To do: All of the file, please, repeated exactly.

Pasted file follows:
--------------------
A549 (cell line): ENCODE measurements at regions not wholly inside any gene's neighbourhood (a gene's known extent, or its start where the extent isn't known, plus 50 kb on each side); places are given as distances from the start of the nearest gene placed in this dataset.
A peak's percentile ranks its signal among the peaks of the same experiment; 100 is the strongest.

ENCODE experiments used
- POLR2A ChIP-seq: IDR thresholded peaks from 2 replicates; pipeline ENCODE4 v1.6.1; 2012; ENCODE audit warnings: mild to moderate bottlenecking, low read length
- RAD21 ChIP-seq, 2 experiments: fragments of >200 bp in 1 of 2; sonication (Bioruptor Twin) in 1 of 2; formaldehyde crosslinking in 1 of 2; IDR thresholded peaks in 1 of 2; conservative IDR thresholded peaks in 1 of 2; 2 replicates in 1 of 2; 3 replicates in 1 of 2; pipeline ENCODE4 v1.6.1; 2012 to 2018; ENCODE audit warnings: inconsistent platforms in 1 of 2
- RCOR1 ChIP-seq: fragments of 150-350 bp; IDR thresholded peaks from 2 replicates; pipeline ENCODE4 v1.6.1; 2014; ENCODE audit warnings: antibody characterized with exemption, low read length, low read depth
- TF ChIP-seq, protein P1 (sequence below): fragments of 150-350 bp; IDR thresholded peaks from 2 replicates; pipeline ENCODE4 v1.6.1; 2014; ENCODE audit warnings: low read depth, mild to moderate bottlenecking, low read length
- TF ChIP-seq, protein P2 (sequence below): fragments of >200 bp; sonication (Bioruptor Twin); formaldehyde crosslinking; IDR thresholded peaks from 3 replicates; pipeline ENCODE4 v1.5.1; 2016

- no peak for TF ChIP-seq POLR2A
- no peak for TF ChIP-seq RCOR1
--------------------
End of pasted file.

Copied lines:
A549 (cell line): ENCODE measurements at regions not wholly inside any gene's neighbourhood (a gene's known extent, or its start where the extent isn't known, plus 50 kb on each side); places are given as distances from the start of the nearest gene placed in this dataset.
A peak's percentile ranks its signal among the peaks of the same experiment; 100 is the strongest.

ENCODE experiments used
- POLR2A ChIP-seq: IDR thresholded peaks from 2 replicates; pipeline ENCODE4 v1.6.1; 2012; ENCODE audit warnings: mild to moderate bottlenecking, low read length
- RAD21 ChIP-seq, 2 experiments: fragments of >200 bp in 1 of 2; sonication (Bioruptor Twin) in 1 of 2; formaldehyde crosslinking in 1 of 2; IDR thresholded peaks in 1 of 2; conservative IDR thresholded peaks in 1 of 2; 2 replicates in 1 of 2; 3 replicates in 1 of 2; pipeline ENCODE4 v1.6.1; 2012 to 2018; ENCODE audit warnings: inconsistent platforms in 1 of 2
- RCOR1 ChIP-seq: fragments of 150-350 bp; IDR thresholded peaks from 2 replicates; pipeline ENCODE4 v1.6.1; 2014; ENCODE audit warnings: antibody characterized with exemption, low read length, low read depth
- TF ChIP-seq, protein P1 (sequence below): fragments of 150-350 bp; IDR thresholded peaks from 2 replicates; pipeline ENCODE4 v1.6.1; 2014; ENCODE audit warnings: low read depth, mild to moderate bottlenecking, low read length
- TF ChIP-seq, protein P2 (sequence below): fragments of >200 bp; sonication (Bioruptor Twin); formaldehyde crosslinking; IDR thresholded peaks from 3 replicates; pipeline ENCODE4 v1.5.1; 2016

- no peak for TF ChIP-seq POLR2A
- no peak for TF ChIP-seq RCOR1